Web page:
Martin Carr reviews the first episode of The Orville…
This looks and feels like a flagship network show. Seth MacFarlane stands front and centre taking on full creative responsibility for The Orville. An affectionate and none to subtle pastiche of The Next Generation, J.J. Abrams’ Star Trek and of course Star Trek: The Original Series. High production values, solid writing and spot on casting make this opening episode a pleasure from start to finish.
Setting up a fractious premise within the first minute MacFarlane reins in his comedic muscles and plays it straight throughout. Any gags are on point and used sparingly making room for a great space based dramedy. Characters are set up quickly and given time to find their feet, develop dynamics and never feel two-dimensional. Everyone from Scott Grime’s Gordon Mallory to Halston Sage’s Alara Kitan become familiar quickly, are given decent physical and verbal jokes as well as contributing to any drama on-screen.
Dialogue is sharp, free of needless exposition and feels fresh whilst still tipping a hat towards its chief inspiration. MacFarlane and Palicki as captain and first officer spark off each other and sees him move aside for others rather than grabbing all the best lines. MacFarlane’s talent as performer, writer and driving force are undeniable, yet any deviation outside his Family Guy, American Dad wheelhouse has been noticeably hit and miss. What he does here is pepper his interstellar soap opera with enough class A gags without diluting the drama and keeping our interest.
Directed by feature film helmsman Jon Favreau, The Orville is slick, polished, entertaining and over too quickly. Within fifteen minutes this show hits the ground running with a good ratio of one liners, background jokes and decent character beats. Knowing nods to his audience over the issue of character names or absurdly bland set ups during high tension, all point out MacFarlane’s love of this genre. Standouts from this opener include Scott Grime’s helmsman, J. Lee’s John LaMarr and Adrianne Palicki’s Kelly Grayson. Off kilter characterisation, solidly sarcastic delivery and on point comic timing make these people spring off the screen.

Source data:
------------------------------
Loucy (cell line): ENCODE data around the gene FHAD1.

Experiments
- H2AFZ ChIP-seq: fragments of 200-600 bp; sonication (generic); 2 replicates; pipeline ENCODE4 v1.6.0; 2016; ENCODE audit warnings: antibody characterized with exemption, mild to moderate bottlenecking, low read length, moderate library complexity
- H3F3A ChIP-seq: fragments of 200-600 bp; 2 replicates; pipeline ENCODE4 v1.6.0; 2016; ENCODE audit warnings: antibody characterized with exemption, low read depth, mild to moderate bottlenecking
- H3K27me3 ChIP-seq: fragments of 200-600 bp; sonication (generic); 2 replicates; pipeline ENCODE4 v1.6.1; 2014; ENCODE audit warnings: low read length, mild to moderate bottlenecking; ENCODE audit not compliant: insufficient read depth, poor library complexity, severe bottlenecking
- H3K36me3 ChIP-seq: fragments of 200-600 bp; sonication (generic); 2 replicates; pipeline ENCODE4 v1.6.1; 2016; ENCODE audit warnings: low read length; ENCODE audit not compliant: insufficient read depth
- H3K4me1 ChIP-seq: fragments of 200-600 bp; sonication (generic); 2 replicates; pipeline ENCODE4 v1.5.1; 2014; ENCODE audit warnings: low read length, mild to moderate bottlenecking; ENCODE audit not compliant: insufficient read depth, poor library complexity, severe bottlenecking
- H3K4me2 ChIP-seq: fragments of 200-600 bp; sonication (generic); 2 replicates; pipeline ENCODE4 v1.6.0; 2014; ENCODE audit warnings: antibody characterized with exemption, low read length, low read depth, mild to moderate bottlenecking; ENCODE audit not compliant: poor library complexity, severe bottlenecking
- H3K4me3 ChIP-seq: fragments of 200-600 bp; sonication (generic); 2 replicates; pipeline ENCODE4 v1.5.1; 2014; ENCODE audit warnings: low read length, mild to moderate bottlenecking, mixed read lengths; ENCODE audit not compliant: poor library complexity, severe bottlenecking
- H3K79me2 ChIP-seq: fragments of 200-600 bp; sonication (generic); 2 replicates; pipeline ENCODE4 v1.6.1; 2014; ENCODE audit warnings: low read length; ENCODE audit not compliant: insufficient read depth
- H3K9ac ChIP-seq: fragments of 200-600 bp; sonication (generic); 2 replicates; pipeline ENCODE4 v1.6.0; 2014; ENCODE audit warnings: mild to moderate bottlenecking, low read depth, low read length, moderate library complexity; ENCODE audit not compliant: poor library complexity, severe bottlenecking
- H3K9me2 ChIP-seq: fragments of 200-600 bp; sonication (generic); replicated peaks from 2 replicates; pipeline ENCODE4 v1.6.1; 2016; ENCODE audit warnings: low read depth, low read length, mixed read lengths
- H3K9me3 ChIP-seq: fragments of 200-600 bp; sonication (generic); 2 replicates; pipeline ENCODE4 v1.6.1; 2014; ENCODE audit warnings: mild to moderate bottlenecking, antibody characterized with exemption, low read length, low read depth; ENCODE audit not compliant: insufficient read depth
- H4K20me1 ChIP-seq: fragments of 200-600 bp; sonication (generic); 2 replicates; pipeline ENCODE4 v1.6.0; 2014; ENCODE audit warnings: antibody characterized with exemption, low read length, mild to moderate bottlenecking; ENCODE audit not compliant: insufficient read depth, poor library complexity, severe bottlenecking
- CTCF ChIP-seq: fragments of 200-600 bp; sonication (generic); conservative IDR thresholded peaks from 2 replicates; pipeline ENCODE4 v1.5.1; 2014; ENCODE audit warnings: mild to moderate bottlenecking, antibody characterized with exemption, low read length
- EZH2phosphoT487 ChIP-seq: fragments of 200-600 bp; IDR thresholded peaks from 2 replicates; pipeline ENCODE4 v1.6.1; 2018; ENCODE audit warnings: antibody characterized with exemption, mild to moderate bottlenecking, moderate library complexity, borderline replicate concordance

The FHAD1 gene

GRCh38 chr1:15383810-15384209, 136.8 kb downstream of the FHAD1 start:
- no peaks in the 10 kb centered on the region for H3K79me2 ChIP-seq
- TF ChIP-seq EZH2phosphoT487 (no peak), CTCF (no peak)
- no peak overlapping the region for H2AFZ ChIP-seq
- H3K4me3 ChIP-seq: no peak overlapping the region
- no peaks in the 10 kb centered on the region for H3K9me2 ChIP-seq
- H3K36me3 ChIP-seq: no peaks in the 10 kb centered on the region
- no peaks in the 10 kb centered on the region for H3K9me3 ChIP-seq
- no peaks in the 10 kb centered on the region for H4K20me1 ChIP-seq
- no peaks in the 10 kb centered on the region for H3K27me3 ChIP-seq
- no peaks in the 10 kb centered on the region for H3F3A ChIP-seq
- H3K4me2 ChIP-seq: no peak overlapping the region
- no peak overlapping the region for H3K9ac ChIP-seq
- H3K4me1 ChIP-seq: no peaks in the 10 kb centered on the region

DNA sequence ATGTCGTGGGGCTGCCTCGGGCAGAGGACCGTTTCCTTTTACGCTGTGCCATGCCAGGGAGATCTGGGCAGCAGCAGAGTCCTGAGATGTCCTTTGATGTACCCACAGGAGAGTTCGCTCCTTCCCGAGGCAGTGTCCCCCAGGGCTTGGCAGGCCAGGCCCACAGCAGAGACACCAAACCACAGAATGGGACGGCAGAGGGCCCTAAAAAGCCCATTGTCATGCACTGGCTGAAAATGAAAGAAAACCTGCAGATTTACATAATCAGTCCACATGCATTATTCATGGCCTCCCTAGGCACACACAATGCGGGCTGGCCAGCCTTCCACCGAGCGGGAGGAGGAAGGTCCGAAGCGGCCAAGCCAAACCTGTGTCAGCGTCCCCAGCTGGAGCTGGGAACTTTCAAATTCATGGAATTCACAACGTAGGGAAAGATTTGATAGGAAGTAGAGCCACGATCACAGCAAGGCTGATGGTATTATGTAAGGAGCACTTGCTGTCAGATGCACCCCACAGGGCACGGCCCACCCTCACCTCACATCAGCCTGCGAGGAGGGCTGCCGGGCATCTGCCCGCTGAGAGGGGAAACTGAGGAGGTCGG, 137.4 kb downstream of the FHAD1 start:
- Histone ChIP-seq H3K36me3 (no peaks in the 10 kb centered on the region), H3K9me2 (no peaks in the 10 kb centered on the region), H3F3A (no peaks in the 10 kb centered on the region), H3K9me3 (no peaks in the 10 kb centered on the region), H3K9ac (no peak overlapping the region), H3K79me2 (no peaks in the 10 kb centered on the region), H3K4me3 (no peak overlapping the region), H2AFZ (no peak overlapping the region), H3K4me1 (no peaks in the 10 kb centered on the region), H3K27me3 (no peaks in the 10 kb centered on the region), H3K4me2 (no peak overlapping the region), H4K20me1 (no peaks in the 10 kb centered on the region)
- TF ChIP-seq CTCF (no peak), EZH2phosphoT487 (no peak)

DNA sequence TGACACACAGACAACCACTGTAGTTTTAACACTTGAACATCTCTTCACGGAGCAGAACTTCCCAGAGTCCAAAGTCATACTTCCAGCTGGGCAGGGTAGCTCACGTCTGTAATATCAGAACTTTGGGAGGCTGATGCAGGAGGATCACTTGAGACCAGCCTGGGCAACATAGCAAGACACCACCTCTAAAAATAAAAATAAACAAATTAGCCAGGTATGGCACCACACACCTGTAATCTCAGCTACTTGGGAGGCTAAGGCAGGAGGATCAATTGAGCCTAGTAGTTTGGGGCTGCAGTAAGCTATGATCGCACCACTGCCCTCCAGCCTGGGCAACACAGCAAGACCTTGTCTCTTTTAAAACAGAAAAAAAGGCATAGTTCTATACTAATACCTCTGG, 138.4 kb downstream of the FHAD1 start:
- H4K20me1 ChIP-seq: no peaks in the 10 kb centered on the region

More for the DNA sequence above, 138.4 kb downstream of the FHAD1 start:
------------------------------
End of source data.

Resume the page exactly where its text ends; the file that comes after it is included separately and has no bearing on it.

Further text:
As for the mission it’s lifted straight from a Star Trek mission log, playing out in similar fashion and striking that rare balance of conflict resolution necessary for any forty minute show. By standing back and writing well-rounded characters for others to play MacFarlane has given us something which I feel will run and run. The Orville maybe pastiche but there is more than enough beyond nostalgia to create its own fan base. Genuinely funny, universally appealing and done with the sense of a real passion project, Fox may well have found a long-term series in the making.